• the triumph of capitalism as the optimal system of economic organization;
• the Anglicization of North America and Australasia;
• the internationalization of the English language;
• the enduring influence of the Protestant version of Christianity; and, above all,
• the survival of parliamentary institutions, which far worse empires were poised to extinguish in the 1940s.
Without the spread of British rule around the world, it is hard to believe that the structures of liberal capitalism would have been so successfully established in so many different economies around the world. Those empires that adopted alternative models – the Russian and the Chinese – imposed incalculable misery on their subject peoples. Without the influence of British imperial rule, it is hard to believe that the institutions of parliamentary democracy would have been adopted by the majority of states in the world, as they are today. India, the world’s largest democracy, owes more than it is fashionable to acknowledge to British rule. Its elite schools, its universities, its civil service, its army, its press and its parliamentary system all still have discernibly British models. Finally, there is the English language itself, perhaps the most important single export of the last 300 years.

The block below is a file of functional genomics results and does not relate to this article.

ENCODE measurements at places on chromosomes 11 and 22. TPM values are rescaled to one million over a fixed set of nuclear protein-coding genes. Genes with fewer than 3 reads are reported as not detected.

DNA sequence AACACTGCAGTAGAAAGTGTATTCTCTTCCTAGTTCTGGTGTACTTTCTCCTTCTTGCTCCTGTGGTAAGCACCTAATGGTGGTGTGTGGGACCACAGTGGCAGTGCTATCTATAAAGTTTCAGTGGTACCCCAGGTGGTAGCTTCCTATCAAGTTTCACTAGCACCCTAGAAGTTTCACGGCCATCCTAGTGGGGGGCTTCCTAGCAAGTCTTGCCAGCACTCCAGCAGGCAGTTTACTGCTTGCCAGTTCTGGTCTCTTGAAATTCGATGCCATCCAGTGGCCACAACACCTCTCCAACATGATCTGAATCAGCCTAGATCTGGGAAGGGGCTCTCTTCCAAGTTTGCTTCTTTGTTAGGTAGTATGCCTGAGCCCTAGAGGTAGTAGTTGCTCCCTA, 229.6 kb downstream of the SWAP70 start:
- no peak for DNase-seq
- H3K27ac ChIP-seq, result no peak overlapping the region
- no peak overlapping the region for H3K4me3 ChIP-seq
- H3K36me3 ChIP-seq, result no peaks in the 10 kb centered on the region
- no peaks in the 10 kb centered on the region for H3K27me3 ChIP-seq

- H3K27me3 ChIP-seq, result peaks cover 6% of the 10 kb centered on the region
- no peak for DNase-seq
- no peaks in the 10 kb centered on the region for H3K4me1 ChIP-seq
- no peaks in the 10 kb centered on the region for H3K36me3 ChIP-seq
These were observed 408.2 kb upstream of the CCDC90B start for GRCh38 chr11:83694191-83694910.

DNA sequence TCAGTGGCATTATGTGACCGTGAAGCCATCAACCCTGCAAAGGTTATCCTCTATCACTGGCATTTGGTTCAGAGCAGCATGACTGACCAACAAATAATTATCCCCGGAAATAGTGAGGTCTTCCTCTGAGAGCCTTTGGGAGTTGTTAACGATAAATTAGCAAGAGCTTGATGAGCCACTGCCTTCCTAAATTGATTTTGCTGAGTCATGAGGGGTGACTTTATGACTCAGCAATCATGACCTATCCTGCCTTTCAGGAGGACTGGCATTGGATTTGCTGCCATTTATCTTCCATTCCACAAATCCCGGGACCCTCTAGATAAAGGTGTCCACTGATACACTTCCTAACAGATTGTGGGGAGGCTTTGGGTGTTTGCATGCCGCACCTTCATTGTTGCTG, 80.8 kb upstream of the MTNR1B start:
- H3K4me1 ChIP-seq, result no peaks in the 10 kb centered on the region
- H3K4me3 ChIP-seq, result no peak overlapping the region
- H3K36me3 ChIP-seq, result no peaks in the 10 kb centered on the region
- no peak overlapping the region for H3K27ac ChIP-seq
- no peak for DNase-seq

Of course no one would claim that the record of the British Empire was unblemished. On the contrary, I have tried to show how often it failed to live up to its own ideal of individual liberty, particularly in the early era of enslavement, transportation and the ‘ethnic cleansing’ of indigenous peoples. Yet the nineteenth-century Empire undeniably pioneered free trade, free capital movements and, with the abolition of slavery, free labour. It invested immense sums in developing a global network of modern communications. It spread and enforced the rule of law over vast areas. Though it fought many small wars, the Empire maintained a global peace unmatched before or since. In the twentieth century too it more than justified its own existence, for the alternatives to British rule represented by the German and Japanese empires were clearly far worse. And without its Empire, it is inconceivable that Britain could have withstood them.